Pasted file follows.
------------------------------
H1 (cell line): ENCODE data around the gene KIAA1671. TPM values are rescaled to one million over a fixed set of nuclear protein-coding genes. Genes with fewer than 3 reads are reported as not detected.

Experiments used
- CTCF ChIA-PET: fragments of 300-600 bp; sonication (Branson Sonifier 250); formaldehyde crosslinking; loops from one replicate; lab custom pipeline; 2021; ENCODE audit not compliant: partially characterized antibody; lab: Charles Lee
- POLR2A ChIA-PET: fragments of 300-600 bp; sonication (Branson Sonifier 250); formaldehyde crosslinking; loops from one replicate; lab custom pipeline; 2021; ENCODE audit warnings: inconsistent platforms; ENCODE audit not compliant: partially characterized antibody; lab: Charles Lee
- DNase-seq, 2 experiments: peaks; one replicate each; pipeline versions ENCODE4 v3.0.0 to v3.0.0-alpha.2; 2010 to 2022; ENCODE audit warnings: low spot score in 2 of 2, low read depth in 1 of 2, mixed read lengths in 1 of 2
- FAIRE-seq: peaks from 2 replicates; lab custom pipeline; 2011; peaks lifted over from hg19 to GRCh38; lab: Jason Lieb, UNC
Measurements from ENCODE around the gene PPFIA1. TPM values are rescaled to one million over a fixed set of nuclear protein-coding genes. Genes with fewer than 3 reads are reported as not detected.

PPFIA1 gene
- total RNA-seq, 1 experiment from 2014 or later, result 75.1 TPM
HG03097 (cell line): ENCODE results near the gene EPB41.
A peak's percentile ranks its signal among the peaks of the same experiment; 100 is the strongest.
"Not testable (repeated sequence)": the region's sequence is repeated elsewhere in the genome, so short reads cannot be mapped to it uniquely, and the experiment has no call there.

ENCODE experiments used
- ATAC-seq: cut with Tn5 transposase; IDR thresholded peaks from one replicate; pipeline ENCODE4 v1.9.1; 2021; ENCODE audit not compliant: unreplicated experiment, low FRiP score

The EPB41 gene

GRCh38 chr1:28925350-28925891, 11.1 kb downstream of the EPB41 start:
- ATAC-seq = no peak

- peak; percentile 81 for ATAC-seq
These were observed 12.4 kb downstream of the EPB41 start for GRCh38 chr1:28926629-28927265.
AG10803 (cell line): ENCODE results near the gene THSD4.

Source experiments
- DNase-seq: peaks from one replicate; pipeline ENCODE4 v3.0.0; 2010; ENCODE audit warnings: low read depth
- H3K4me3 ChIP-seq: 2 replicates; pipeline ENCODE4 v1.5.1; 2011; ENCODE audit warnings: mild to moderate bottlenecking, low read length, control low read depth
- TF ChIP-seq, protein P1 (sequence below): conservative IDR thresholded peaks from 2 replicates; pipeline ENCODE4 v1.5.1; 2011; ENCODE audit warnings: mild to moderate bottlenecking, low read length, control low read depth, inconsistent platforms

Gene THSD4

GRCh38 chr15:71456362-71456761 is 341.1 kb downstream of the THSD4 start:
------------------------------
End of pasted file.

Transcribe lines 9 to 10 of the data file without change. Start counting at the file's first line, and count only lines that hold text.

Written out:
- total RNA-seq, 1 experiment from 2014 or later, result 75.1 TPM
HG03097 (cell line): ENCODE results near the gene EPB41.